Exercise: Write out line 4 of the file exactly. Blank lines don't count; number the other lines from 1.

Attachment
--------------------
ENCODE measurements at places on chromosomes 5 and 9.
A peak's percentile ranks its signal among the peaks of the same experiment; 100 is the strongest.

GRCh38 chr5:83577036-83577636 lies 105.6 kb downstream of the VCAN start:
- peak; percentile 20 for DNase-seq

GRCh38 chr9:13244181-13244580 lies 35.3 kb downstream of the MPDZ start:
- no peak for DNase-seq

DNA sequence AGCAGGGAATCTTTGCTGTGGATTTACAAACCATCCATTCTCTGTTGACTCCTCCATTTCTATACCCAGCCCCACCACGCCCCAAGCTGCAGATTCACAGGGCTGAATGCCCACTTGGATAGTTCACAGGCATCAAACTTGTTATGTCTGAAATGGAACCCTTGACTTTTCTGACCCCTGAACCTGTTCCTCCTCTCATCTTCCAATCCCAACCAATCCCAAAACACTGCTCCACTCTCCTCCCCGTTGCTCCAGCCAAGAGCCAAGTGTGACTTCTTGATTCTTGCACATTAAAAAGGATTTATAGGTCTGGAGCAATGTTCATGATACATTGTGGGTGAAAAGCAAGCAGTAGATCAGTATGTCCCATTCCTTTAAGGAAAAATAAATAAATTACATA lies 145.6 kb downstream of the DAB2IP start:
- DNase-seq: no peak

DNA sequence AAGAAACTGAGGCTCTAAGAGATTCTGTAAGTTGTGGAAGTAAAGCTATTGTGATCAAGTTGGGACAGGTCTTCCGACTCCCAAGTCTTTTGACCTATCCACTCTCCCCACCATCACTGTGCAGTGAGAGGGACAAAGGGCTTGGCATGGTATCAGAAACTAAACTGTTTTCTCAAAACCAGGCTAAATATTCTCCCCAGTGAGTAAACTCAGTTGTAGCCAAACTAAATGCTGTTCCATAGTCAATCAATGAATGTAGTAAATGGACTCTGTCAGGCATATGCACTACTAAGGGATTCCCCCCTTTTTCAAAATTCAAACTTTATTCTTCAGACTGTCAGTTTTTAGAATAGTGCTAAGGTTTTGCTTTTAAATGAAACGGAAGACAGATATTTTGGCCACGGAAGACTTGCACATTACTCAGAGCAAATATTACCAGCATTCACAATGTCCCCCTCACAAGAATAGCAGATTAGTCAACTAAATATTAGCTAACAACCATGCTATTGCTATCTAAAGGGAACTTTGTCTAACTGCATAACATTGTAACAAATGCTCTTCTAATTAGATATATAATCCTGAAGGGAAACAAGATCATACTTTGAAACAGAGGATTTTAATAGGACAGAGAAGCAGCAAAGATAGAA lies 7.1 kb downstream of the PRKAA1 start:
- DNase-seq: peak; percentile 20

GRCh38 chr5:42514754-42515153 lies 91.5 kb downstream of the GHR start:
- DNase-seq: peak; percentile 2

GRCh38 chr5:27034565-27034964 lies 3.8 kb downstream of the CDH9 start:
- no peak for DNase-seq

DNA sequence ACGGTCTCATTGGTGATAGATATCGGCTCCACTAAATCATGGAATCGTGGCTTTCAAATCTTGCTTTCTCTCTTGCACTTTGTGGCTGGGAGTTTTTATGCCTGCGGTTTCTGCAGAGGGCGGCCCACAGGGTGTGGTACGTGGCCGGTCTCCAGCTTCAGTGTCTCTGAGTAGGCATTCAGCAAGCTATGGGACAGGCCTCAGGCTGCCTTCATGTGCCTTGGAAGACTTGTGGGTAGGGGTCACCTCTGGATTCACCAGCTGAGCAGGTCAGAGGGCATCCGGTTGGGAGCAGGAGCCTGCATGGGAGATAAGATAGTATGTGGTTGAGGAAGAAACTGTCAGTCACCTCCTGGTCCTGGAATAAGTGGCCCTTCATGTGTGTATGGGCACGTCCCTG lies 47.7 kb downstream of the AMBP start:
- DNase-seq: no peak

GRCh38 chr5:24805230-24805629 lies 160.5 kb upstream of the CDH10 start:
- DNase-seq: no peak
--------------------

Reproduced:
- peak; percentile 20 for DNase-seq